The brief from the editor of Creative Moment is consistent. Find something to review, about which you feel passionate.
It is not difficult to become passionate and angry about children dying through famine, malnutrition, poverty, war or other needless human tragedy – but it's much more difficult to do something about it. Just look at what is going on in Yemen and the sense of helplessness when viewing the images of the school bus (with most of its occupants) blown away by a Saudi missile.
So, it is hugely uplifting to see the campaign launched by The United Nations’ World Food Programme (WFP) towards the end of September aimed at stirring global audiences into action to tackle global hunger.
The campaign launch coincided with the annual United Nations General Assembly session in New York and has been running on cinema screens across 28 countries, thanks to the support of Sawa, the Global Cinema Advertising Association, as well as on Facebook and Instagram.
The Big Idea
The most difficult challenge, when facing a creative opportunity such as this one, must have been how to avoid the obvious.
Most news reports on famine begin with the warning that ‘viewers may find some of the images distressing’. The pictures of children suffering from extreme malnutrition never fail to shock. And it is this response that many creative people, and I would count myself one of them, have looked to exploit to create the level of impact that stimulates a donation.
So, it was a brave move, in recognition of the fact that perhaps we have all been satiated by this type of publicity, to not only move away from route one, but also to find a way into the story of children dying from hunger, which when shot like a Hollywood movie is even more shocking than a toddler, who is little more than skin and bones, on its deathbed.
You could say that it’s what it’s not that makes it what it is.
What They Did
What the WFP did was to ask John Hegarty for help. What more intelligent choice is there if the desired outcome is to find and ruthlessly exploit a new insight in an already well-trodden storyline?
Hegarty, rather than showing the horror of a child starving to death, has undertaken a study of the repercussions of early death in a single-minded pursuit of a narrative designed to awaken us to the potential that is lost every time a child dies of hunger.
The scene for the story is a fictitious over-crowded press conference, with journalists competing with each other to gain the attention of an African lady named Miriam, and interview her about her breakthrough scientific work that is saving millions of lives. Yet, as she speaks we learn from Miriam that, in reality, there was no medical breakthrough.
The conclusion, when it is revealed that the young woman in the press conference is no more than an illusion having died of starvation when she was eight years old, is deeply disturbing.
It was philosopher Marshall McLuhan in the 60s who came up with, and is probably best remembered for, his observation that ‘the medium is the message’, a view well understood by a practitioner as experienced as Hegarty.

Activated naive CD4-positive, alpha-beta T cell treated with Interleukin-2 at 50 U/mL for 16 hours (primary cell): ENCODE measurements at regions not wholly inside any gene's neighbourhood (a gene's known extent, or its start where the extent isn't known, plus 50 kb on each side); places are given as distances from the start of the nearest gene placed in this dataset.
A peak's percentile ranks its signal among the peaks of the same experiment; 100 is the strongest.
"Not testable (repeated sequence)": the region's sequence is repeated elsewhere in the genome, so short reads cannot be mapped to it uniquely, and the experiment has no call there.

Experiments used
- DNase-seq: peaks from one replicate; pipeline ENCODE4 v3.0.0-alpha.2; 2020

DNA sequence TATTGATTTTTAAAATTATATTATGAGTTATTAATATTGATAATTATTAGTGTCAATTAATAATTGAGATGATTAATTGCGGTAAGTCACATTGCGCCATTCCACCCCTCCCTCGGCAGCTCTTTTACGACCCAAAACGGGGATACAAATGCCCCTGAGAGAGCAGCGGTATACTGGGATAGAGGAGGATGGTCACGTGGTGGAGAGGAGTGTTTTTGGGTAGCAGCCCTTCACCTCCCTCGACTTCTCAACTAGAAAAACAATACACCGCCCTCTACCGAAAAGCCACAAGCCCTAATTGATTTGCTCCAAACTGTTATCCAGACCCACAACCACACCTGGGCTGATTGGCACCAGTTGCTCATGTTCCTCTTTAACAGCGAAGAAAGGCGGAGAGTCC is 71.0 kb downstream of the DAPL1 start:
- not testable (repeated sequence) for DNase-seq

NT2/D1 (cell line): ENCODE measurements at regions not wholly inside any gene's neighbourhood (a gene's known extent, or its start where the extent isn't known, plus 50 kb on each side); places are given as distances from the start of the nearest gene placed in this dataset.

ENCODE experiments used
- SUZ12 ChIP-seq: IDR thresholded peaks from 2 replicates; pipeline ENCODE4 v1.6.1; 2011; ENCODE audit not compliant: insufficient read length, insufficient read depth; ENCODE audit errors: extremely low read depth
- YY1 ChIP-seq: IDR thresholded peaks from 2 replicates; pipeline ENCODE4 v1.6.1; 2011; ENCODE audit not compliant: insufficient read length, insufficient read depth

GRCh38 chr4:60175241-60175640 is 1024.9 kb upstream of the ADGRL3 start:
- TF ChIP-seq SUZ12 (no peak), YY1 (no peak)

I suspect that the fact that the primary medium was to be cinema, as a result of the support offered by Sawa to WFP, had a significant effect on the way Hegarty executed his idea.
Whilst the main benefit of cinema is that you have a captive audience, the downside is that the competition for attention on the screen is often with glossy car or drinks ads and indeed the feature film itself. And it was with this in mind that Hegarty’s company, the Garage, went to Hollywood film director Lynne Ramsay and Somesuch & Co.
The result is a beautifully shot film that stands up as its own mini feature.
The quality of production is unlike any other charity advertising I have seen or been involved with. The performance of the lead character, Gladys Kyotungire, is sublime. As a viewer you are totally drawn into her story and her breakthrough scientific achievements, so it is all the more shocking when you discover this potential was never fulfilled – it never happened.
I suspect that the other need for WFP is to build a brand. Unlike Unicef, whose brand has a profile, WFP is relatively unknown and has some catching up to do. It will take some time, but what a great first step.
I doubt that this idea could be improved upon, nor its execution.
Having set up in the press conference that Miriam’s discovery could save up to a million lives a year, which we hear through the hullabaloo and chaos of journalists clamouring for an interview, her voice takes over as she tells us, ‘But there is no discovery… there is no breakthrough… I did not go to medical school… I did not get an education… I died of hunger at the age of eight’.
The realisation that it is all an illusion is shocking and all the more extraordinary when you read on the WFP website the story of Gladys Kyontungire, who plays Miriam. At the age of four in Uganda, she went missing, abducted by the person who was supposed to be looking after her and her siblings. She could have become a victim of child sacrifice or sold to another family. Thankfully, she was found after three days.
The call for action is to go to Share the Meal, the world’s first app on global hunger, where you can discover that hunger and malnutrition represent the number one risk to health worldwide, greater than AIDS, malaria and tuberculosis combined and it’s solvable at a cost of $0.50 per day to feed a child.
My only concern: the branding is a problem. Even at the end of writing this review I am struggling to remember what WFP stands for.